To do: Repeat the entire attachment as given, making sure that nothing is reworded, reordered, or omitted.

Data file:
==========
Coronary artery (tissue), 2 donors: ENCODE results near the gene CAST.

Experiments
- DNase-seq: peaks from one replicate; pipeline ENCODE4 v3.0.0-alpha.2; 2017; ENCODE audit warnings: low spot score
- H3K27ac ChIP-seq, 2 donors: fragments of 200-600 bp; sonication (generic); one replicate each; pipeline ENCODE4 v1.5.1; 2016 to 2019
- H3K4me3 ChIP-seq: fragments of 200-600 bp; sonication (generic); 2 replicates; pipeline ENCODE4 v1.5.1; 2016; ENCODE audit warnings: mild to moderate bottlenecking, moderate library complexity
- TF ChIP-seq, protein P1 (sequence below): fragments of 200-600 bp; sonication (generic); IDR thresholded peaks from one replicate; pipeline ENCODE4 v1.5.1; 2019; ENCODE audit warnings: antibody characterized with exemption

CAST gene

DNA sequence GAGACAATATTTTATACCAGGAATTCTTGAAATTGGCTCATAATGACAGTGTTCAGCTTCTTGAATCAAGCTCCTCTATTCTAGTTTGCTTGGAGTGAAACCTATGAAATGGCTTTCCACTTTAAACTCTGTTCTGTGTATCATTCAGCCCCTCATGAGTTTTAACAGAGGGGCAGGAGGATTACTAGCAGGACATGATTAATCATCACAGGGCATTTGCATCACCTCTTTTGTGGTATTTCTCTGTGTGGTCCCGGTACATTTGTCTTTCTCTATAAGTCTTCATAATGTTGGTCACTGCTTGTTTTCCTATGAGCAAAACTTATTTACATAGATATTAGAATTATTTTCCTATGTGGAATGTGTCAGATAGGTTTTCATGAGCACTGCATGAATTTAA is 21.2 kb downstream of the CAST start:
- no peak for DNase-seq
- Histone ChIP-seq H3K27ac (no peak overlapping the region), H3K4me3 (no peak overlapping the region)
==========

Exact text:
Coronary artery (tissue), 2 donors: ENCODE results near the gene CAST.

Experiments
- DNase-seq: peaks from one replicate; pipeline ENCODE4 v3.0.0-alpha.2; 2017; ENCODE audit warnings: low spot score
- H3K27ac ChIP-seq, 2 donors: fragments of 200-600 bp; sonication (generic); one replicate each; pipeline ENCODE4 v1.5.1; 2016 to 2019
- H3K4me3 ChIP-seq: fragments of 200-600 bp; sonication (generic); 2 replicates; pipeline ENCODE4 v1.5.1; 2016; ENCODE audit warnings: mild to moderate bottlenecking, moderate library complexity
- TF ChIP-seq, protein P1 (sequence below): fragments of 200-600 bp; sonication (generic); IDR thresholded peaks from one replicate; pipeline ENCODE4 v1.5.1; 2019; ENCODE audit warnings: antibody characterized with exemption

CAST gene

DNA sequence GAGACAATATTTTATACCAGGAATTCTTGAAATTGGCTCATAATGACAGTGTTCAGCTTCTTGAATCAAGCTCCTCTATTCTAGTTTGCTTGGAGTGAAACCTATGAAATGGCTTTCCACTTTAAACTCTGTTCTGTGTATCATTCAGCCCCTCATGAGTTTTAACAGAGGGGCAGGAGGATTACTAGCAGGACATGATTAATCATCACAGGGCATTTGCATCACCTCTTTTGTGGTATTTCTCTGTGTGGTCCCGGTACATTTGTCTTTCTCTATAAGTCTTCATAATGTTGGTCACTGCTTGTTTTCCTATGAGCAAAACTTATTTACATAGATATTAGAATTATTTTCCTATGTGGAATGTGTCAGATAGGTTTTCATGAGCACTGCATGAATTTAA is 21.2 kb downstream of the CAST start:
- no peak for DNase-seq
- Histone ChIP-seq H3K27ac (no peak overlapping the region), H3K4me3 (no peak overlapping the region)